Background. To compare the prognostic utility of the new definition of difficult-to-treat resistance (DTR) vs established definitions in a cohort of patients with Gram-negative bloodstream infections (GNBSIs). Methods. This was a retrospective single-center study of adult patients with monomicrobial GNBSI, hospitalized from 2013 to 2016. DTR was defined as isolate demonstrating intermediate or resistant phenotype to all reported agents in the carbapenem, betalactam, and fluoroquinolone classes. Carbapenem resistance (CR) was defined according to 2015 Centers for Disease Control and Prevention criteria. Each isolate was further classified according to the Magiorakos et al. criteria as non-multidrug-resistant (non-MDR), MDR, extensively drug-resistant (XDR), or pan-drug-resistant (PDR). The primary outcome was all-cause 30-day mortality. Results. Overall, 1576 patients were analyzed. Enterobacteriaceae accounted for 88.7% of BSIs, with Escherichia coli (n = 941) and Klebsiella pneumoniae (n = 326) being the most common pathogens. Pseudomonas aeruginosa was the most common nonfermentative bacteria (n = 130, 8.2%). Overall, 11% of strains were defined as DTR and 13% as CR. Episodes were further classified as non-MDR (68.8%), MDR (21.9%), XDR (8.8%), and PDR (0.4%). The prevalence rates of DTR, CR, and XDR were similar among Enterobacteriaceae and Acinetobacter baumannii, whereas they differed in P. aeruginosa. All the analyzed resistance definitions significantly improved prediction of 30-day mortality when introduced into a baseline multivariate model, to a similar degree: 9%, 10%, and 11% for DTR, Magiorakos, and CR definitions, respectively. Conclusions. DTR seems a promising tool to identify challenging GNBSIs, mainly those due to P. aeruginosa. With the availability of new agents for CR infections, further multicenter assessments of DTR are needed.

Prognostic utility of the new definition of difficult-to-treat resistance among patients with gram-negative bloodstream infections

Bartoletti M.;
2019-01-01

Abstract

Background. To compare the prognostic utility of the new definition of difficult-to-treat resistance (DTR) vs established definitions in a cohort of patients with Gram-negative bloodstream infections (GNBSIs). Methods. This was a retrospective single-center study of adult patients with monomicrobial GNBSI, hospitalized from 2013 to 2016. DTR was defined as isolate demonstrating intermediate or resistant phenotype to all reported agents in the carbapenem, betalactam, and fluoroquinolone classes. Carbapenem resistance (CR) was defined according to 2015 Centers for Disease Control and Prevention criteria. Each isolate was further classified according to the Magiorakos et al. criteria as non-multidrug-resistant (non-MDR), MDR, extensively drug-resistant (XDR), or pan-drug-resistant (PDR). The primary outcome was all-cause 30-day mortality. Results. Overall, 1576 patients were analyzed. Enterobacteriaceae accounted for 88.7% of BSIs, with Escherichia coli (n = 941) and Klebsiella pneumoniae (n = 326) being the most common pathogens. Pseudomonas aeruginosa was the most common nonfermentative bacteria (n = 130, 8.2%). Overall, 11% of strains were defined as DTR and 13% as CR. Episodes were further classified as non-MDR (68.8%), MDR (21.9%), XDR (8.8%), and PDR (0.4%). The prevalence rates of DTR, CR, and XDR were similar among Enterobacteriaceae and Acinetobacter baumannii, whereas they differed in P. aeruginosa. All the analyzed resistance definitions significantly improved prediction of 30-day mortality when introduced into a baseline multivariate model, to a similar degree: 9%, 10%, and 11% for DTR, Magiorakos, and CR definitions, respectively. Conclusions. DTR seems a promising tool to identify challenging GNBSIs, mainly those due to P. aeruginosa. With the availability of new agents for CR infections, further multicenter assessments of DTR are needed.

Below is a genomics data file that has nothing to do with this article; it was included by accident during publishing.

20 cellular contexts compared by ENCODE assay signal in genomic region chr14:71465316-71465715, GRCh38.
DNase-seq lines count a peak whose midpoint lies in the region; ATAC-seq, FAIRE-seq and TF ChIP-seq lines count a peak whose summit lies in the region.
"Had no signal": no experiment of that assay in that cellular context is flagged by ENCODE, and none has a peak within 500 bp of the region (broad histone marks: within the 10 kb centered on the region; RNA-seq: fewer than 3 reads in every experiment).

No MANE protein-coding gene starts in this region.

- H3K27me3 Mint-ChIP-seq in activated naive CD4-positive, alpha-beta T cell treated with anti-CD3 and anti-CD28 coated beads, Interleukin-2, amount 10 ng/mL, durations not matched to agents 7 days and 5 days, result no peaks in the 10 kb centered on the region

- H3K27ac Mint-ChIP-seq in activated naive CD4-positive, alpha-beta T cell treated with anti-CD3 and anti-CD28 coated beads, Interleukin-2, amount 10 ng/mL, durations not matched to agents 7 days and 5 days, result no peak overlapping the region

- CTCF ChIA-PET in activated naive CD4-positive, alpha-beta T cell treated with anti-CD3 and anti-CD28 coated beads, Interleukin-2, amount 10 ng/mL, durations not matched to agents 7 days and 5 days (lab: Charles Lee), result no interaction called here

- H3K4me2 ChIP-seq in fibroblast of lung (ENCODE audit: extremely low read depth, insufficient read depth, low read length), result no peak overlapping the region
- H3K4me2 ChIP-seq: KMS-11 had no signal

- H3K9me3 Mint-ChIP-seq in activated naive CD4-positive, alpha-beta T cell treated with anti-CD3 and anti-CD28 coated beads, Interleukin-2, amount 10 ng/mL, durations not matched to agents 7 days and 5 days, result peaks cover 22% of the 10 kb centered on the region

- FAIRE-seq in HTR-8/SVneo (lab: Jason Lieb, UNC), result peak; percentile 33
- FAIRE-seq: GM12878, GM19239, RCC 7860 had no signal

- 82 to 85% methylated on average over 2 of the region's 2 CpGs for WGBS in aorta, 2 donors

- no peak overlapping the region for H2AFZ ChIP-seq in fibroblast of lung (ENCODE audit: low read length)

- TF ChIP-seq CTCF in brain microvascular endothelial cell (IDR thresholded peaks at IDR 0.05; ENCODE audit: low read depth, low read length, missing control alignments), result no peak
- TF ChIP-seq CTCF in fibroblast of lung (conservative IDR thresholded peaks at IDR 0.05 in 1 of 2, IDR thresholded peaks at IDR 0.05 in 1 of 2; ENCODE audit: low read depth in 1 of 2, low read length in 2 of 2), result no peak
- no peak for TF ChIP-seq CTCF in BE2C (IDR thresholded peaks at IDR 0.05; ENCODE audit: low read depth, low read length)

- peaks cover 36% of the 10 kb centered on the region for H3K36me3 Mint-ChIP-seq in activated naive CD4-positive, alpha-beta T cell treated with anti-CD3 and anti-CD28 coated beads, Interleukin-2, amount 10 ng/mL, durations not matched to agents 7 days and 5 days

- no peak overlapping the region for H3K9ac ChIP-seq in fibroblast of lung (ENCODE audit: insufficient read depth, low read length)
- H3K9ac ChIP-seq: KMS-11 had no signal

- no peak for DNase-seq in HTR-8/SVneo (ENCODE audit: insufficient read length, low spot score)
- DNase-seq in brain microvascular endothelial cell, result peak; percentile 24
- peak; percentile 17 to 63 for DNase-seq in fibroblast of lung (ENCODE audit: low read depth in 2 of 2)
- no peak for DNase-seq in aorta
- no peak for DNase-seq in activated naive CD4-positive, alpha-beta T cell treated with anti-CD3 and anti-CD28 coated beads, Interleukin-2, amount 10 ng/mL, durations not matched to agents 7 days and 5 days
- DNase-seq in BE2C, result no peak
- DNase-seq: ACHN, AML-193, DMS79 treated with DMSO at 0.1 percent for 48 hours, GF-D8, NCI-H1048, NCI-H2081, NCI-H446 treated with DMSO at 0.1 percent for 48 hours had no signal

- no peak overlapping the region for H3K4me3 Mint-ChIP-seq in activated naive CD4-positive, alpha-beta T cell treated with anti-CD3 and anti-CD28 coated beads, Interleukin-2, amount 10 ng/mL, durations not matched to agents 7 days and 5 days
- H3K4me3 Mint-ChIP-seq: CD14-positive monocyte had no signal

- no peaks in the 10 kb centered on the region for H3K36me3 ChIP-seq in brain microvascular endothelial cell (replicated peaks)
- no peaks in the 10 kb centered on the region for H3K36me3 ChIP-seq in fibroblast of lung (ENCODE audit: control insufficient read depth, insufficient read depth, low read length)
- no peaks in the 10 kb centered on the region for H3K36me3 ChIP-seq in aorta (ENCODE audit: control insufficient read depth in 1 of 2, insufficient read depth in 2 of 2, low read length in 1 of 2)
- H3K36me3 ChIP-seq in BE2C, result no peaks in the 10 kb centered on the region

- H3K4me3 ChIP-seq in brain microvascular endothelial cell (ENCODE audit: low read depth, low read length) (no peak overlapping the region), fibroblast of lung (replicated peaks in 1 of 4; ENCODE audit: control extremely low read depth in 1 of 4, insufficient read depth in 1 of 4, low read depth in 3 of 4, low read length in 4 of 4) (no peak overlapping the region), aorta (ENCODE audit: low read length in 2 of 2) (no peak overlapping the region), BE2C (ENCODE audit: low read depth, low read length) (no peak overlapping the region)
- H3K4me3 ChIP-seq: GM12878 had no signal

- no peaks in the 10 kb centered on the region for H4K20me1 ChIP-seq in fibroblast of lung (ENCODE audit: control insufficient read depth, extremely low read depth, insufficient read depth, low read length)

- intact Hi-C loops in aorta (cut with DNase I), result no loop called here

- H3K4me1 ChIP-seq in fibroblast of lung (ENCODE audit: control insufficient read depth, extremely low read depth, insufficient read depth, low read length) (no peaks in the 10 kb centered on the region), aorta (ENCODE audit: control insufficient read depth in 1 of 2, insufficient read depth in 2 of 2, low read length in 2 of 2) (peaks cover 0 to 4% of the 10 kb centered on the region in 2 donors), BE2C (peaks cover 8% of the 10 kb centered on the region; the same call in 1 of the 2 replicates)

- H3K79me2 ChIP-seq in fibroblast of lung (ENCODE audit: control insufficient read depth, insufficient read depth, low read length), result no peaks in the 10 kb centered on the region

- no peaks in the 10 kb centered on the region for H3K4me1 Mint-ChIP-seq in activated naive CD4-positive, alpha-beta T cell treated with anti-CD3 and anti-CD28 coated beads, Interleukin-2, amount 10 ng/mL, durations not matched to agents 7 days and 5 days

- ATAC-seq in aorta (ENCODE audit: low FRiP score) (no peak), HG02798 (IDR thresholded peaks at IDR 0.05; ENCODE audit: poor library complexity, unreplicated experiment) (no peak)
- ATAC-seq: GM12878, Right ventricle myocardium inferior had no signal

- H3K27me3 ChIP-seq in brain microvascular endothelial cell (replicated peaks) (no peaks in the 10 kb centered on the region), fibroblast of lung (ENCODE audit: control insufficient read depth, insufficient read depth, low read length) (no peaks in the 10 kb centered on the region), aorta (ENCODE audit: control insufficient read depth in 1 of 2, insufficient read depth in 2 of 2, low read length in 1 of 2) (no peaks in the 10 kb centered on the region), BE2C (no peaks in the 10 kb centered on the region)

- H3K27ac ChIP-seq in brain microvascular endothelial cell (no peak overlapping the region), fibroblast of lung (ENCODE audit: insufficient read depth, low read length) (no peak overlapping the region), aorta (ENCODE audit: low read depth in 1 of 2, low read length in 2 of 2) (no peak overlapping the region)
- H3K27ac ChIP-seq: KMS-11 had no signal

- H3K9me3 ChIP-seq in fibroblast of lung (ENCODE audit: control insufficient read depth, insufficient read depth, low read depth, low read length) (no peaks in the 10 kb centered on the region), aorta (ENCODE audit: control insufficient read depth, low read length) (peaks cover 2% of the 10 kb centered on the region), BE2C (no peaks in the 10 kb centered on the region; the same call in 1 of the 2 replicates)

2019
All-cause 30-day mortality
Bloodstream infection
Carbapenem resistance
Difficult-to-treat resistance
Gram-negative
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Utilizza questo identificativo per citare o creare un link a questo documento: https://hdl.handle.net/11699/74711
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